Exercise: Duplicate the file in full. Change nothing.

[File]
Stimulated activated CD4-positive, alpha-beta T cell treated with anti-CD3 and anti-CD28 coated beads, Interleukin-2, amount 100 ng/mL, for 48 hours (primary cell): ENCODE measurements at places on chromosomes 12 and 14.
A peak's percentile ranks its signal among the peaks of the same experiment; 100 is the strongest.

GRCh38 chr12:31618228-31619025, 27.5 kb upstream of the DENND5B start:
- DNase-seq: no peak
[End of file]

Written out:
Stimulated activated CD4-positive, alpha-beta T cell treated with anti-CD3 and anti-CD28 coated beads, Interleukin-2, amount 100 ng/mL, for 48 hours (primary cell): ENCODE measurements at places on chromosomes 12 and 14.
A peak's percentile ranks its signal among the peaks of the same experiment; 100 is the strongest.

GRCh38 chr12:31618228-31619025, 27.5 kb upstream of the DENND5B start:
- DNase-seq: no peak